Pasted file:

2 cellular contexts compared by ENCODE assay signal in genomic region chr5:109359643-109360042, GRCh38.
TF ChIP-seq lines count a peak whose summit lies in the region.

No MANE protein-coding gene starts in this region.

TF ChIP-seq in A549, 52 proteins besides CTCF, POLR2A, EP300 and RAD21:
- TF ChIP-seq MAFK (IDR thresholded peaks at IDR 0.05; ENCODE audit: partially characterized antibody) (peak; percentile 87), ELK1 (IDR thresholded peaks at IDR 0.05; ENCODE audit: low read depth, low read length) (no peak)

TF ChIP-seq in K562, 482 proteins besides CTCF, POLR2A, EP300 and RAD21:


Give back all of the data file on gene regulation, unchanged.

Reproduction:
2 cellular contexts compared by ENCODE assay signal in genomic region chr5:109359643-109360042, GRCh38.
TF ChIP-seq lines count a peak whose summit lies in the region.

No MANE protein-coding gene starts in this region.

TF ChIP-seq in A549, 52 proteins besides CTCF, POLR2A, EP300 and RAD21:
- TF ChIP-seq MAFK (IDR thresholded peaks at IDR 0.05; ENCODE audit: partially characterized antibody) (peak; percentile 87), ELK1 (IDR thresholded peaks at IDR 0.05; ENCODE audit: low read depth, low read length) (no peak)

TF ChIP-seq in K562, 482 proteins besides CTCF, POLR2A, EP300 and RAD21: